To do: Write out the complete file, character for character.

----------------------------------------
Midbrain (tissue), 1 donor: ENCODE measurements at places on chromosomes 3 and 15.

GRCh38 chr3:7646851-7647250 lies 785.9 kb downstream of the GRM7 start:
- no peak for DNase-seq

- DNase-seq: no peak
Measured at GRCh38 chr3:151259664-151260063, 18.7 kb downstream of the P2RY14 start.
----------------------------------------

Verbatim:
Midbrain (tissue), 1 donor: ENCODE measurements at places on chromosomes 3 and 15.

GRCh38 chr3:7646851-7647250 lies 785.9 kb downstream of the GRM7 start:
- no peak for DNase-seq

- DNase-seq: no peak
Measured at GRCh38 chr3:151259664-151260063, 18.7 kb downstream of the P2RY14 start.